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Supreme Court upholds forced mergers of five municipalities

The Supreme Court upheld the forced mergers of five rural municipalities this week. The municipalities had complained against the measures imposed on them by the Administrative Reform Act, saying that they were unconstitutional.

The municipalities appealed to the Supreme Court to look into the constitutionality of the forced mergers. The changes they contested included how the local administration is arranged, local borders, place names, which county the new municipality belongs to, and the register of Estonia’s administrative subdivisions.

The municipality of Mikitamäe in Võru County wanted the Supreme Court to rule that its forced merger with neighboring Meremäe, Värska, Misso, and Luhamaa to form a new unit called Setomaa is unconstitutional.

Padise and Vasalemma in Harju County contested their forced merger with the municipalities of Keila and Paldiski as well as the city of Keila to form a new administrative unit called Lääne-Harju.

The municipalities of Emmaste and Pühalepa on the island of Hiiumaa contested their forced merger with Hiiu and Käina to form the new Hiiumaa municipality, which will include the whole island and what is Hiiu County.

The council of Tõstamaa in Pärnu County contested its forced merger with Audru, Paikuse, and the city of Pärnu to form the new territory of the city of Pärnu.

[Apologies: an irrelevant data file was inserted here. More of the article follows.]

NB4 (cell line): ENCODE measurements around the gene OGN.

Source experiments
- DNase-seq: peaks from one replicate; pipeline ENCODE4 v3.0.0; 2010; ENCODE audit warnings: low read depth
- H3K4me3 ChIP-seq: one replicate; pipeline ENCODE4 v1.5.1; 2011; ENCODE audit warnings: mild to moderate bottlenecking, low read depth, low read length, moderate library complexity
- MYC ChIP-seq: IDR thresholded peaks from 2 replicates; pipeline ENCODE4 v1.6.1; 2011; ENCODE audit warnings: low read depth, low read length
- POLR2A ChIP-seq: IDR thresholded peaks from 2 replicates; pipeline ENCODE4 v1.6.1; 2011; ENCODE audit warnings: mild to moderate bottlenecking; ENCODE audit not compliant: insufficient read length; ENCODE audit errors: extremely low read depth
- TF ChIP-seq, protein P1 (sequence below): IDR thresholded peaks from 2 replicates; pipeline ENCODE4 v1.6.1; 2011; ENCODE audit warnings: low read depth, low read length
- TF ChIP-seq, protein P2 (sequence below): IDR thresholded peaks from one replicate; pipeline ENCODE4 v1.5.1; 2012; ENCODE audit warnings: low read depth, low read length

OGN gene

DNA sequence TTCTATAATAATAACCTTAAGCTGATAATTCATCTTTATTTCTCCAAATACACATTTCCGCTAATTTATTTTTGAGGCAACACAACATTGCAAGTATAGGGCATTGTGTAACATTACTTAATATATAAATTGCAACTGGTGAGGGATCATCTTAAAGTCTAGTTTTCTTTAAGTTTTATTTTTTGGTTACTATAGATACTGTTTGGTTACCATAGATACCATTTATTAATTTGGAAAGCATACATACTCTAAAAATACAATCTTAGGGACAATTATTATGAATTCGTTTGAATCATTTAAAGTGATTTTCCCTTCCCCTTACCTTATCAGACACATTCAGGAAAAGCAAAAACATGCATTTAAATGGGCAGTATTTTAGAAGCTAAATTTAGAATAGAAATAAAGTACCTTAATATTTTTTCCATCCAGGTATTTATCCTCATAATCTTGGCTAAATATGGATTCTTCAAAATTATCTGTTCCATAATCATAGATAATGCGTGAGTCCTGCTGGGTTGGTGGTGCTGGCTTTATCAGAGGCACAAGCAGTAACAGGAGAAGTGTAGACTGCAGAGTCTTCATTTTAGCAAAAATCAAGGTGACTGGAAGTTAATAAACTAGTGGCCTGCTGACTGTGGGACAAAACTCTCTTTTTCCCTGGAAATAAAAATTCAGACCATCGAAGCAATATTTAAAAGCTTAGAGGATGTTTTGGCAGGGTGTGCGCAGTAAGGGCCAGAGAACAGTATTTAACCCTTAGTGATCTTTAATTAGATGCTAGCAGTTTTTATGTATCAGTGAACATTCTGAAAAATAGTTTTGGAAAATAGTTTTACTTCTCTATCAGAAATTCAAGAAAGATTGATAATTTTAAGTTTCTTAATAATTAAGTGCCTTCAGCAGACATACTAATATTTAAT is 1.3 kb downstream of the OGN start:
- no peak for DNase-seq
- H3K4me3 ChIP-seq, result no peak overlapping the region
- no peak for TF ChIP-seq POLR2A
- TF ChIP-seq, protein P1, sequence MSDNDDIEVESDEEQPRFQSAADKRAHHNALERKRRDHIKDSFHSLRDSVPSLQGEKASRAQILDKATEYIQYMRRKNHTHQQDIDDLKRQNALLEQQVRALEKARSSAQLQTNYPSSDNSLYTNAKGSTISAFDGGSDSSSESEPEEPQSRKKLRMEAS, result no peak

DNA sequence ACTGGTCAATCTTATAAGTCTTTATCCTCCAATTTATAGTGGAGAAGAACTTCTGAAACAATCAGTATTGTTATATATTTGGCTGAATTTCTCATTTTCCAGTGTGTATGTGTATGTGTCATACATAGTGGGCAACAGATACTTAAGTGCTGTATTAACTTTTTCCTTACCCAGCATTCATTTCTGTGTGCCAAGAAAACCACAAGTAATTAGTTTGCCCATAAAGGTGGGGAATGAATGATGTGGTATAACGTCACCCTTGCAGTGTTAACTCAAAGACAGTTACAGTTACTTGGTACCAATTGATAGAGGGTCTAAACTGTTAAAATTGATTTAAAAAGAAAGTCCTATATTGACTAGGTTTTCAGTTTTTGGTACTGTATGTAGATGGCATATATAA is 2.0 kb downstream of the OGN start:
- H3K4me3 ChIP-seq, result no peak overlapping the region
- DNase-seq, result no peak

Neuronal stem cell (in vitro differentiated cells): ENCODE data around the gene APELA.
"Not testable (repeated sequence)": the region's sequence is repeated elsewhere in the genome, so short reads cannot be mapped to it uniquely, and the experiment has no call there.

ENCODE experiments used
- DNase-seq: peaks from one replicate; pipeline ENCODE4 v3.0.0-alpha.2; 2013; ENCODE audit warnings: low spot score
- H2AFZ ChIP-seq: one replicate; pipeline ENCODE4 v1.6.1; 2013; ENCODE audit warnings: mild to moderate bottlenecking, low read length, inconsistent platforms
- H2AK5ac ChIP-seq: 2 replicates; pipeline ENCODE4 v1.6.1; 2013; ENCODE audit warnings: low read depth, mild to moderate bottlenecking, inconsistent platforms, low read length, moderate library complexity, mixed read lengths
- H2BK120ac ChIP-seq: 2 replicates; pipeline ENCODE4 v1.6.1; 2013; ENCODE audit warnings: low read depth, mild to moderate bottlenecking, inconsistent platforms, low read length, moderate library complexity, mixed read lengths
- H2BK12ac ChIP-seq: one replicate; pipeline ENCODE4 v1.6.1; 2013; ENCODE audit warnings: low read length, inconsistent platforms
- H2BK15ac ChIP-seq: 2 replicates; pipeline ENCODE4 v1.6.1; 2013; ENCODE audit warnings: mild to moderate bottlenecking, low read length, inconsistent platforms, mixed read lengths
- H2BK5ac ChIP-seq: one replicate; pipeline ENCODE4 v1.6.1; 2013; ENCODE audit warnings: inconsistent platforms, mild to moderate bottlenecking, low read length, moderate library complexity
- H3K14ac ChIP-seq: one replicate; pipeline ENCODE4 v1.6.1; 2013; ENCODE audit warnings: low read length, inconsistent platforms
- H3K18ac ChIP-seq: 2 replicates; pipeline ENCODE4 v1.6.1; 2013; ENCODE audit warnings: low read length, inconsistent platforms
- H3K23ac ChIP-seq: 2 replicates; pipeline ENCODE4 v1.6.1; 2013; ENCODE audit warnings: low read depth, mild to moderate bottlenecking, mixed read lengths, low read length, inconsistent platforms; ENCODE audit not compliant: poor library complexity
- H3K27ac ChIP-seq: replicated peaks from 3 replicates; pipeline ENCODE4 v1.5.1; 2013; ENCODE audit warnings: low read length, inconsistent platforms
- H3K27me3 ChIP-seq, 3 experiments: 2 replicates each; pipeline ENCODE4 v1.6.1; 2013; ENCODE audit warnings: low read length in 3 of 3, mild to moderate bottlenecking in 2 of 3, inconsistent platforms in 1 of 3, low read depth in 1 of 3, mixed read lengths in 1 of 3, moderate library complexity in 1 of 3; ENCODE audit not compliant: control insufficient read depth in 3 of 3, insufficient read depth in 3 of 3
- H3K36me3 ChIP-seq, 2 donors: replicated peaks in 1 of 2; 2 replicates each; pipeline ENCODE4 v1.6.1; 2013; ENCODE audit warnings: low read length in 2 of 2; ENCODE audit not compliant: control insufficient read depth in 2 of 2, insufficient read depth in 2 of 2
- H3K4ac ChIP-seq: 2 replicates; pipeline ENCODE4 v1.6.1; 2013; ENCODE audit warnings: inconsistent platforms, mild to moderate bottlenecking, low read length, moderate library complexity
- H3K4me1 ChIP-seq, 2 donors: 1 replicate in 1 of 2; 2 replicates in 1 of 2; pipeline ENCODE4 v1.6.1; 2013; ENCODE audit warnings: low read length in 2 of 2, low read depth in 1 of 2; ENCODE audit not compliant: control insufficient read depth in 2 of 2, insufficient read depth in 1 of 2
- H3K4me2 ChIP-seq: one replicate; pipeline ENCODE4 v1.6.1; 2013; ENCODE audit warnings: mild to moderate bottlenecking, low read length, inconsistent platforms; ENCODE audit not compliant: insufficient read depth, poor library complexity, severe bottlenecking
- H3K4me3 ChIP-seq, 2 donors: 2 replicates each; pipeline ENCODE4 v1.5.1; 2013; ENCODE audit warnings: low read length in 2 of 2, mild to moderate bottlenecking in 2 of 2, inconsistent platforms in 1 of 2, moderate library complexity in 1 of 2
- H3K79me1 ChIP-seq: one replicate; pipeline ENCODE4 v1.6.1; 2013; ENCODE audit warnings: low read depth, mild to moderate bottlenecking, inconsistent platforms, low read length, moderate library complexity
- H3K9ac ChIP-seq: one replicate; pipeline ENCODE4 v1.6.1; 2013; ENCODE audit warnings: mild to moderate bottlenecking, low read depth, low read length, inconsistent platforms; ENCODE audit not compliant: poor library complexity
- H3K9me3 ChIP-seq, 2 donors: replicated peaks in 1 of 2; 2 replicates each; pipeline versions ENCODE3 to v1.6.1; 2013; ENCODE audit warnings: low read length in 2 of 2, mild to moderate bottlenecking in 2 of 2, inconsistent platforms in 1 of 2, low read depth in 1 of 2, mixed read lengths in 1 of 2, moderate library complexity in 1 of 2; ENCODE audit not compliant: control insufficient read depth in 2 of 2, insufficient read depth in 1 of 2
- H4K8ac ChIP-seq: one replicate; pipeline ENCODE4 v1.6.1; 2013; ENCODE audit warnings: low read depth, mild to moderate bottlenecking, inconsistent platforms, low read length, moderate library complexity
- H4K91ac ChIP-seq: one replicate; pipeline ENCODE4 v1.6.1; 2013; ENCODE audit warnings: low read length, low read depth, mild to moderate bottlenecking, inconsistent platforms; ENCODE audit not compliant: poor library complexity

All of the councils stated in their complaints to the Supreme Court that the government’s decision to enforce the mergers did not pay heed to the specification of the Administrative Reform Act, in particular the minimum amount of residents at which a municipality could remain the way it is.

They also complained that the government violated the principle of proportionality, and that it wasn’t treating all municipalities based on the same considerations.

The Supreme Court’s constitutional review chamber found that the government followed the provisions of the Administrative Reform Act arranging the forced mergers. The government’s directives hadn’t been in conflict with the Constitution, hence the complaints of the municipalities were rejected.

The Riigikogu passed the Administrative Reform Act on June 7 and it entered into force on July 1 last year.

Editor: Dario Cavegn

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